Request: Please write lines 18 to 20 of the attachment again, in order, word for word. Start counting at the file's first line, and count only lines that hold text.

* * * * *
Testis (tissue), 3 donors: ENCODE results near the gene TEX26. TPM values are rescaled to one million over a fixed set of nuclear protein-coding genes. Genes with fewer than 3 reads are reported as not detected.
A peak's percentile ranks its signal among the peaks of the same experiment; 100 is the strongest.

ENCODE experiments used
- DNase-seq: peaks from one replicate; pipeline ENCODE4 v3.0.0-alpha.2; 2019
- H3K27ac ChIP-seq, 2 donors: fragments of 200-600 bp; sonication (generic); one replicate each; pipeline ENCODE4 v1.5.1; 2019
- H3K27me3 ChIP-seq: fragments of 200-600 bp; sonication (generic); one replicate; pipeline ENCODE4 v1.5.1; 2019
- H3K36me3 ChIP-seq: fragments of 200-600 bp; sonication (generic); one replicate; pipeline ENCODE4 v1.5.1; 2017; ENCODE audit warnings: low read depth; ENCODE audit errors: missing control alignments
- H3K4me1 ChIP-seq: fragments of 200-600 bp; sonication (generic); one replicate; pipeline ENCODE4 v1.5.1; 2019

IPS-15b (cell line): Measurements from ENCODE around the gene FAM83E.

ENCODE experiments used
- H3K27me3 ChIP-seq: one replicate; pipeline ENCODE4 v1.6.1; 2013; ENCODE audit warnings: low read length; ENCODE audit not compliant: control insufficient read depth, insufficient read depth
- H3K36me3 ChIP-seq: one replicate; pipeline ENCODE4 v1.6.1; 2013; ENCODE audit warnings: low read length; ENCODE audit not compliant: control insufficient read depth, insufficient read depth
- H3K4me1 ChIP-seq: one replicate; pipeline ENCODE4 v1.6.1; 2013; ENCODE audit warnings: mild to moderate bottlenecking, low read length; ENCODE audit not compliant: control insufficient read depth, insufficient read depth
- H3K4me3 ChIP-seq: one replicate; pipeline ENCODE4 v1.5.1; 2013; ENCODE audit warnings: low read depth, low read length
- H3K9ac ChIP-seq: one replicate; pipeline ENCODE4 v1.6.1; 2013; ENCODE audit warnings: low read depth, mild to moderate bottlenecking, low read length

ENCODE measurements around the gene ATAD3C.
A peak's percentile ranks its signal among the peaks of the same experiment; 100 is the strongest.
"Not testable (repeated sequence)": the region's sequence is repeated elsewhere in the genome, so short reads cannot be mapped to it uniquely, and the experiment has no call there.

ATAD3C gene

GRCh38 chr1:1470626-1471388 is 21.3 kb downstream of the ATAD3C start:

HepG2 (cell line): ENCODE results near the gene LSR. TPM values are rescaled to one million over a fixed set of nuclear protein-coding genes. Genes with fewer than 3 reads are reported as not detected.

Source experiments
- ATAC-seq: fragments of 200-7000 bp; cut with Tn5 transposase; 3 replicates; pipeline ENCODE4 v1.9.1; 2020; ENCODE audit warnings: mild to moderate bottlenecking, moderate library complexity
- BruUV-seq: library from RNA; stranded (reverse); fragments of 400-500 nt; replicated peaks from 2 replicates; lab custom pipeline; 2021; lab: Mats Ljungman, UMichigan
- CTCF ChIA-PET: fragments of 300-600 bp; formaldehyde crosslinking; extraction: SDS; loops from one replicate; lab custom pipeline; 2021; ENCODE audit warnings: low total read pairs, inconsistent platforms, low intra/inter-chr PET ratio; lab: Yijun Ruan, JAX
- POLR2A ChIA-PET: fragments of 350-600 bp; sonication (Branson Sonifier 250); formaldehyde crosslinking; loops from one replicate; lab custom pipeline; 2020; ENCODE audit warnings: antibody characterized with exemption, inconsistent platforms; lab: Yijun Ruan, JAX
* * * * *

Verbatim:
"Not testable (repeated sequence)": the region's sequence is repeated elsewhere in the genome, so short reads cannot be mapped to it uniquely, and the experiment has no call there.

ATAD3C gene

GRCh38 chr1:1470626-1471388 is 21.3 kb downstream of the ATAD3C start: